Carvedilol blockade of α1 receptors causes vasodilation of blood vessels. This inhibition leads to decreased peripheral vascular resistance and an antihypertensive effect. There is no reflex tachycardia response due to carvedilol blockade of β1 receptors on the heart.[14]

Pharmacokinetics

Carvedilol is about 25% to 35% bioavailable following oral administration due to extensive first-pass metabolism. The compound is metabolized by liver enzymes, CYP2D6 and CYP2C9 via aromatic ring oxidation and glucuronidation, then further conjugated by glucuronidation and sulfation. The three active metabolites exhibit only one tenth of the vasodilating effect of the parent compound. However, the 4’hydroxyphenyl metabolite is about 13-fold more potent in ß-blockade than the parent.[12]

The mean half-life of carvedilol following oral administration ranges from 7 to 10 hours. The pharmaceutical product is a mix of two enantiomorphs, R(+)-carvedilol and S(-)-carvedilol, with differing metabolic properties. R(+)-carvedilol undergoes preferential selection for metabolism, which results in a fractional half-life of about 5 to 9 hours, compared with 7 to 11 hours for the S(-)-carvedilol fraction.[12]

The majority of carvedilol is bound to plasma proteins (98%), mainly to albumin. Carvedilol is a basic, hydrophobic compound with a steady-state volume of distribution of 115 L. Plasma clearance ranges from 500 to 700 mL/min.[12]

Absorption is slowed when administered with food, however, it does not show a significant difference in bioavailability. Taking carvedilol with food decreases the risk of orthostatic hypotension.[12]

Formulations

• Tablet, Oral [12]

• Capsule Extended Release 24 Hour, Oral[15]

In 2006, the FDA approved an extended-release formulation.[15]

References

  1. ^ a b c d e f g h i "Carvedilol Monograph for Professionals". Drugs.com. AHFS. Retrieved 24 December 2018.
  2. ^ "Carvedilol Use During Pregnancy". Drugs.com. Retrieved 24 December 2018.
  3. ^ British national formulary : BNF 76 (76 ed.). Pharmaceutical Press. 2018. p. 147. ISBN 9780857113382.
  4. ^ Fischer, Janos; Ganellin, C. Robin (2006). Analogue-based Drug Discovery. John Wiley & Sons. p. 463. ISBN 9783527607495.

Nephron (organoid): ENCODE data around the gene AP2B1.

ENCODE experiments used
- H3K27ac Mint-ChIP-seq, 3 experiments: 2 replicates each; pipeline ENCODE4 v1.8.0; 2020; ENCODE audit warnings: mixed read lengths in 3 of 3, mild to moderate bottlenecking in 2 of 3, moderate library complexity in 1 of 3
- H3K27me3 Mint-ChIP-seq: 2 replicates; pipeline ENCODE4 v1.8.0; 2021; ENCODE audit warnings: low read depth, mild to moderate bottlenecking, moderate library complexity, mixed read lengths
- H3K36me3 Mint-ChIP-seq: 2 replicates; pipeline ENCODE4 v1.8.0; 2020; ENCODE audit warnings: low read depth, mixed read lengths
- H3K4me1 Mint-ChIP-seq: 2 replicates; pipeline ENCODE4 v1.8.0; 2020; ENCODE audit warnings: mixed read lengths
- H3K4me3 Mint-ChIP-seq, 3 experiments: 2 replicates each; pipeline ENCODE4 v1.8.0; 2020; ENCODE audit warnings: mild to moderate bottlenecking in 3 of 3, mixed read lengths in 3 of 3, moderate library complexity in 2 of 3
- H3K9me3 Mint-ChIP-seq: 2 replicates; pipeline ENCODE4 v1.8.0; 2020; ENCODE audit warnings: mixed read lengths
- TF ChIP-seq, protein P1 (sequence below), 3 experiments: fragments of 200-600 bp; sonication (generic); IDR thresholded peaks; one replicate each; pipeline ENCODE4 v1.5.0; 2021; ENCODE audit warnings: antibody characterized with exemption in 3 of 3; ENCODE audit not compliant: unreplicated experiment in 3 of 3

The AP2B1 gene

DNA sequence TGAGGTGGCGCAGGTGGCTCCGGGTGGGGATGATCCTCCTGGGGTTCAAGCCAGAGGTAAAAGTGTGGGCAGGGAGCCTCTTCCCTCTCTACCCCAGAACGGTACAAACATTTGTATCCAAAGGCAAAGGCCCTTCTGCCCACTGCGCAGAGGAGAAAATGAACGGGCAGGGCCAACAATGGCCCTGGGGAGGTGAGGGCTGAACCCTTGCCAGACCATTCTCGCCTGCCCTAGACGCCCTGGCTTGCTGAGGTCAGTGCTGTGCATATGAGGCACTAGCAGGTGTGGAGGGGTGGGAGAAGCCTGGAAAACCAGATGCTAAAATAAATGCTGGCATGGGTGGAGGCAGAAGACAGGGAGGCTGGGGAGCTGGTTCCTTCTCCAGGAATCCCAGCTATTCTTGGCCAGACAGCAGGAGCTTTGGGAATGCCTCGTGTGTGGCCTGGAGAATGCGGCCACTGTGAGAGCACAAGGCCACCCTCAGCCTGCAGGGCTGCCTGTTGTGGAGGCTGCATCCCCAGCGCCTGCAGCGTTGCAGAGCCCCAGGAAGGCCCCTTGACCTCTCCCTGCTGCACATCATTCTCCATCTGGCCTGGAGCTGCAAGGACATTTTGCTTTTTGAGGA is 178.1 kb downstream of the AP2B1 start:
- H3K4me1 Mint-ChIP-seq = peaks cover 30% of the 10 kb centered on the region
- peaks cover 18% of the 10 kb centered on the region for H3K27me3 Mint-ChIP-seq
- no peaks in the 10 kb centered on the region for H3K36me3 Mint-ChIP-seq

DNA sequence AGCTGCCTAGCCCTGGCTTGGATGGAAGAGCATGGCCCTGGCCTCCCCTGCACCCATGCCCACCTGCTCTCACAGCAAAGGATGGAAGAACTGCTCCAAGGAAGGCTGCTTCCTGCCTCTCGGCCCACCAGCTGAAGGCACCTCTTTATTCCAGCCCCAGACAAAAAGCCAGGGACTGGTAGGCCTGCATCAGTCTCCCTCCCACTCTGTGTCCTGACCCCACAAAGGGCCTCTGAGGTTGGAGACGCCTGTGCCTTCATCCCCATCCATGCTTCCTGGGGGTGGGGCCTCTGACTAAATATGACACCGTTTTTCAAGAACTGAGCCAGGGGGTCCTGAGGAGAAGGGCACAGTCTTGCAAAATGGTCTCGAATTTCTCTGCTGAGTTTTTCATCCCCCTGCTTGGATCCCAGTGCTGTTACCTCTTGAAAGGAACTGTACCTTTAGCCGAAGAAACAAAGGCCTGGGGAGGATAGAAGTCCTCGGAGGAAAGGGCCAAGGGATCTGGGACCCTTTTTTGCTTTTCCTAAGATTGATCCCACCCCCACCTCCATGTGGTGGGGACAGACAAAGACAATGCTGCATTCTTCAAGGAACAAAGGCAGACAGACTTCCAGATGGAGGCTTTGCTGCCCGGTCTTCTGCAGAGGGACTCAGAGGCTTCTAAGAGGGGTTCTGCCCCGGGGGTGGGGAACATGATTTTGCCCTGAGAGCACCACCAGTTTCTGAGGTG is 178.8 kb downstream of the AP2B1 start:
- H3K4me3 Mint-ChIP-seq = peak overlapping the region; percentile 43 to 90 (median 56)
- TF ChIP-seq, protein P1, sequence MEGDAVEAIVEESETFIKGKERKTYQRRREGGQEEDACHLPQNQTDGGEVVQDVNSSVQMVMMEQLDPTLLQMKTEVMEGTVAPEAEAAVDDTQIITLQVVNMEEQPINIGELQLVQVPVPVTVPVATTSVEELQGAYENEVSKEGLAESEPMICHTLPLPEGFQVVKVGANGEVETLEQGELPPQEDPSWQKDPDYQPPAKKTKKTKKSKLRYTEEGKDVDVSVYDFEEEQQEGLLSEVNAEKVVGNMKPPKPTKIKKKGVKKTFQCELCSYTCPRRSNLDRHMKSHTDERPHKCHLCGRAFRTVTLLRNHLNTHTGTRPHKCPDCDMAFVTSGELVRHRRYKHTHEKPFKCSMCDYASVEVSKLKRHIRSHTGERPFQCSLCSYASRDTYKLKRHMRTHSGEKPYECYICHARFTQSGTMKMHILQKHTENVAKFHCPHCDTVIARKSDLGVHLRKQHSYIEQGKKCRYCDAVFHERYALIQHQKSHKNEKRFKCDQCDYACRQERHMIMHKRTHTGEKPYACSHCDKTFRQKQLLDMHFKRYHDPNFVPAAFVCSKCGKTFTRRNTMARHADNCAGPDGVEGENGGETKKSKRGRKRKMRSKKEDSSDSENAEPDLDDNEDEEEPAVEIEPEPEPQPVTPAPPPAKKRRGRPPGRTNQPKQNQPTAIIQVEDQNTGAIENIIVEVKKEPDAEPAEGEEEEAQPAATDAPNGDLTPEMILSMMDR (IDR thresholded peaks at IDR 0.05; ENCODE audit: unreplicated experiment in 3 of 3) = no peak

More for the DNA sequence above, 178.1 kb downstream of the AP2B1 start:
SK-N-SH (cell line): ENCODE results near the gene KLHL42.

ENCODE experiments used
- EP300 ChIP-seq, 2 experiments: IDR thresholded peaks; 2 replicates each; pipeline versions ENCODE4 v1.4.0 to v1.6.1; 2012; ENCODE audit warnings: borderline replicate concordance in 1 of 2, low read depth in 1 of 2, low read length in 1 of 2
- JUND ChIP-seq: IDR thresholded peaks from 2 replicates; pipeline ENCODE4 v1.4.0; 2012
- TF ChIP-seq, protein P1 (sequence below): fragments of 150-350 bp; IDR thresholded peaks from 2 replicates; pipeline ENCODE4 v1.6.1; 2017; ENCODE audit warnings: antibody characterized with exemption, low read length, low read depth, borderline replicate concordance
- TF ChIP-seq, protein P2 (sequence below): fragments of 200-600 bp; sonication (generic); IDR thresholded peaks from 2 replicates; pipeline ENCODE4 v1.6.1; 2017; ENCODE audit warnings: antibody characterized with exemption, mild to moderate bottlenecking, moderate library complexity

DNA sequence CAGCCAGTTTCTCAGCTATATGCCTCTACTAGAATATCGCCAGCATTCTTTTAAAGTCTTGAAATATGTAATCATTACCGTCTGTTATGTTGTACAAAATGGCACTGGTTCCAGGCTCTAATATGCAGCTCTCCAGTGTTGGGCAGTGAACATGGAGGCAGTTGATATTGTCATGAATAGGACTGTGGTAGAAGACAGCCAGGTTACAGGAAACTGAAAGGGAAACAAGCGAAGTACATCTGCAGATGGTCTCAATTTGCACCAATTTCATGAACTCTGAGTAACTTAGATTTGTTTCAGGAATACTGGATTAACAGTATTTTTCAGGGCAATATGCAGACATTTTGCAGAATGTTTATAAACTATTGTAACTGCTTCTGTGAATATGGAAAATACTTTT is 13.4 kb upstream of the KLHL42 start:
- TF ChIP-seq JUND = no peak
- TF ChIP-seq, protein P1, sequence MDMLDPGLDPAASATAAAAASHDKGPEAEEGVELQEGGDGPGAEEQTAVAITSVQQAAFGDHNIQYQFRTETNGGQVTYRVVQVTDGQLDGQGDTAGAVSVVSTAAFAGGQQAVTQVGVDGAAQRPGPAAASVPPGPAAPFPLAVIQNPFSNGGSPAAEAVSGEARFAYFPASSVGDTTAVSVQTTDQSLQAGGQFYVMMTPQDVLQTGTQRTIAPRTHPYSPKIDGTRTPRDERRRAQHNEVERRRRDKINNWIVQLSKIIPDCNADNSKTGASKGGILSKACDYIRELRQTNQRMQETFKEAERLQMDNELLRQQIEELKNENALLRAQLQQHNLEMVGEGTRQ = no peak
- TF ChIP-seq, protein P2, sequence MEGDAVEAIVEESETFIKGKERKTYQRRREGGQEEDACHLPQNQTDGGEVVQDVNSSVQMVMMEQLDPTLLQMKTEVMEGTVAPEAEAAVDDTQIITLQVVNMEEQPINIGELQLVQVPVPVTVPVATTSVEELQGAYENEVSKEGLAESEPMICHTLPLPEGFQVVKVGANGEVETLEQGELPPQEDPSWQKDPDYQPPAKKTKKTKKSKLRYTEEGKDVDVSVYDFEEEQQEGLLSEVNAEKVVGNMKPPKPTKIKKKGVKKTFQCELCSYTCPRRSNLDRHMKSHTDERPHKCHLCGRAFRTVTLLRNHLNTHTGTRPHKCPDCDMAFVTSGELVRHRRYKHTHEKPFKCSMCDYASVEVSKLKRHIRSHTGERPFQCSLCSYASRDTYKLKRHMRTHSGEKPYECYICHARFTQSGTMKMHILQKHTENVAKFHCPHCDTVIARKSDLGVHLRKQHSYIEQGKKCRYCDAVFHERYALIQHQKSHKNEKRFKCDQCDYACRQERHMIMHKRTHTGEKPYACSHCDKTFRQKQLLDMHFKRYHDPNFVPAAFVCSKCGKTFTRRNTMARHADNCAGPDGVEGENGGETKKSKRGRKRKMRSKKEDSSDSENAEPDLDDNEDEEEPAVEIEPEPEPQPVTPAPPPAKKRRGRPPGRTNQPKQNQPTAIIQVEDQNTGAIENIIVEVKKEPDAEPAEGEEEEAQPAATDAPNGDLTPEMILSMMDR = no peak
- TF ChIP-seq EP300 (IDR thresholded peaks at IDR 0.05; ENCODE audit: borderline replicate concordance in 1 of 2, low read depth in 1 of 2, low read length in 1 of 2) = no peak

5. ^ "NADAC as of 2018-12-19". Centers for Medicare and Medicaid Services. Retrieved 22 December 2018.
  6. ^ "The Top 300 of 2019". clincalc.com. Retrieved 22 December 2018.
  7. ^ "2013 AHA Guidelines for the Management of Heart Failure" (PDF).
  8. ^ Biaggioni, MD, Italo (2009). Basic and Clinical Pharmacology 11th Edition. New York: McGraw-Hill Medical Publishing Division. p. 189. ISBN 9780071604055.
  9. ^ Reis Filho JR, Cardoso JN, Cardoso CM, Pereira-Barretto AC (June 2015). "Reverse Cardiac Remodeling: A Marker of Better Prognosis in Heart Failure". Arquivos Brasileiros De Cardiologia. 104 (6): 502–6. doi:10.5935/abc.20150025. PMC 4484683. PMID 26131706.
  10. ^ Sackner-Bernstein JD (May 2004). "Practical guidelines to optimize effectiveness of beta-blockade in patients postinfarction and in those with chronic heart failure". The American Journal of Cardiology. 93 (9A): 69B–73B. doi:10.1016/j.amjcard.2004.01.029. PMID 15144942.
  11. ^ "Carvedilol Package Insert" (PDF). GlaxoSmithKline.
  12. ^ a b c d e f g h i {{|url = [www.accessdata.fda.gov] = Coreg - Food and Drug Administration|date = |access-date = |website = |publisher = |last = |first = }}
  13. ^ Manurung D, Trisnohadi HB (2007). "Beta blockers for congestive heart failure" (PDF). Acta Medica Indonesiana. 39 (1): 44–8. PMID 17297209.
  14. ^ Ruffolo RR, Gellai M, Hieble JP, Willette RN, Nichols AJ (1990). "The pharmacology of carvedilol". European Journal of Clinical Pharmacology. 38 Suppl 2: S82–8. doi:10.1007/BF01409471. PMID 1974511.
  15. ^ a b "Drug Approval Package". www.accessdata.fda.gov. Retrieved 2015-11-05.

Further reading

  • Chakraborty S, Shukla D, Mishra B, Singh S (February 2010). "Clinical updates on carvedilol: a first choice beta-blocker in the treatment of cardiovascular diseases". Expert Opinion on Drug Metabolism & Toxicology. 6 (2): 237–50. doi:10.1517/17425250903540220. PMID 20073998.

External links